Top most breathtaking waterfalls in Myanmar

10/05/2019   371  4.17/5 trong 3 rates 
Top most breathtaking waterfalls in Myanmar
Myanmar has it all – from pristine beaches to skylines filled with ancient temples. The explorer within will only thirst for more when you learn about Myanmar’s stunning waterfalls.

  • Dee Dote Falls

    Dee Dote FallsDee Dote Falls

    Famed for having mineral-rich, bright blue waters, Dee Dote (Dee Doke) Falls are a relatively new spot to waterfall hop. Situated about an hour’s drive from Mandalay and a two-hour motorbike ride from Pyin Oo Lwin in the Shan Highlands, Dee Dote definitely takes some effort to find. But, it’s an ideal destination for travelers sticking around the area for a few days.

    Start early and plan for a full day to do Dee Dote and nearby Anisakan Falls. Renting a motorbike to get there from Pyin Oo Lwin will likely be the cheapest option; however, venturing to Dee Dote from Mandalay is quite common as well. There are caves to explore near Dee Dote Falls, too. If staying overnight in Pyin Oo Lwin, venture back in time to experience Anisakan Falls for at least half a day as well.

  • Anisakan Falls

    Anisakan FallsAnisakan Falls

    The most essential trip from Pyin Oo Lwin is to Anisakan Falls, approximately six miles away. Located on the outskirts of Anisakan (Anesakhan) village, this setting is perfect for hiking. A number of steep forested trails allow the magnificent layered waterfalls, thundering nearly 400 feet down a vibrant green gorge, to be seen from various perspectives. A small pagoda rests at the base.

    To get to Anisakan Falls from Pyin Oo Lwin, take the main Mandalay-Lashio Highway towards Mandalay. The rate for a motorbike taxi should be under $10 USD, round trip. Arranging a car is the easiest way to go, and will cost around $15 USD for half a day. These prices are negotiable and may be more or less depending on season.

    The vigorous walk from the parking area to the foot of Anisakan (also known as Dat Taw Gyaik) Falls takes roughly 45 minutes. Go during Myanmar’s monsoon season (May-October) for a truly awesome experience. Wear proper hiking boots; though, as the pathways are especially challenging during this time of year.

  • Pwe Kauk Falls

    Pwe Kauk FallsPwe Kauk Falls

    Pwe Kauk (Gauk) Falls (formerly Hampshire Falls) may not have the same ascending appeal as Dote Dee or Anisakan, but its closeness to Pyin Oo Lwin (approximately five miles towards Lashio) makes experiencing this attraction worthwhile. Pwe Kauk is a common picnicking site and sees an abundance of local tourists, which makes it a great locale for people watching.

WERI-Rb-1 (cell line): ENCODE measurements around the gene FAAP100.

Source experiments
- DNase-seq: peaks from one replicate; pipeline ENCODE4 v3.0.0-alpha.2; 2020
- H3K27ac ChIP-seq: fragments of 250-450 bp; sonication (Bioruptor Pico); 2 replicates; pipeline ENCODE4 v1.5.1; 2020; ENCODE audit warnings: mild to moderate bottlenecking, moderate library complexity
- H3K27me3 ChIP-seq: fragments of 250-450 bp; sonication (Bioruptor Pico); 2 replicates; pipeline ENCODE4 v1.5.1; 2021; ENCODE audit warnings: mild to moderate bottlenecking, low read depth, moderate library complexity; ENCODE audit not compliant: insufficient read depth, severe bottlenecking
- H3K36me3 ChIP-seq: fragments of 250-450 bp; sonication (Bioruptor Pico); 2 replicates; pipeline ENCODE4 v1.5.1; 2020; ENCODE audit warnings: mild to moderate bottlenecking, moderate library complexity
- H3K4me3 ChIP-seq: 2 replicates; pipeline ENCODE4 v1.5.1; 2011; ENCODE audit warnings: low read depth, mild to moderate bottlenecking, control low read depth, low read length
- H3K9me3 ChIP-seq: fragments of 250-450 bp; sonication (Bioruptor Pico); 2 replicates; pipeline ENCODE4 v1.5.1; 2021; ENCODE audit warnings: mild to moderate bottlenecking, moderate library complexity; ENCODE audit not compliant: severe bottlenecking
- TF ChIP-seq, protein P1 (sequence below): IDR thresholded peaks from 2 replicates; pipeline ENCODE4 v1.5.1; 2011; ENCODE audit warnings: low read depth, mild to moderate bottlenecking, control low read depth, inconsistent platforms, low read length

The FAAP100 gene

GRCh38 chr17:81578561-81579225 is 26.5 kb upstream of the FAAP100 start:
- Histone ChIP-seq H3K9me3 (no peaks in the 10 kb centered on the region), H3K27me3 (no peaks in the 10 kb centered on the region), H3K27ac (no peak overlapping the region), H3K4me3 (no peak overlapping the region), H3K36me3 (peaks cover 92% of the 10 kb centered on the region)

The draw of Pwe Kauk’s stepped falls are the paths to wander about, bridges to cross, play areas for kids, and merchants selling traditional snacks and souvenirs. Head there by getting a taxi from Pyin Oo Lwin. Ask around for rates. The caves of U Naung Gu are a one-hour jaunt away for an added excursion.

  • Nam Tok Falls

    Nam Tok FallsNam Tok Falls

    Nam Tok (Nam Tuk) Falls, also referred to as Hsipaw Falls, are found approximately three miles from Hsipaw in northern Shan State. Renting a bicycle or walking to reach Nam Tok is recommended. Bike rentals in Hspiaw are quite inexpensive.

    Take the main Mandalay-Lashio Highway out of Hsipaw, towards Pyin Oo Lwin, and then follow a bike-friendly dirt track to the hilly escape. Nam Tok gushes into a small but deep pool at the bottom. Jump in to cool off after the effort it takes to get there.

  • Zin Kyaik Falls

    Zin Kyaik FallsZin Kyaik Falls

    Next to the Yangon-Dawei rail line, a bit off Mawlamyaing Road leading into the city of Mawlamyine, pours Zin Kyaik (Zin Kyite) Falls. Named after the nearby village, these falls are famous among locals, and get the most action around the Full Moon Day of Waso – the beginning of Buddhist Lent.

    Similar to Pwe Kauk Falls, Zin Kyaik isn’t the most striking of waterfalls Myanmar has on display. However, it’s on the way to Myanmar’s fourth largest city and Kyaiktiyo Pagoda. During Myanmar’s scorching summer months (February-May), little to no water trickles down its massive boulders. The rainy season is the best time to go.

Source: tripsavvy

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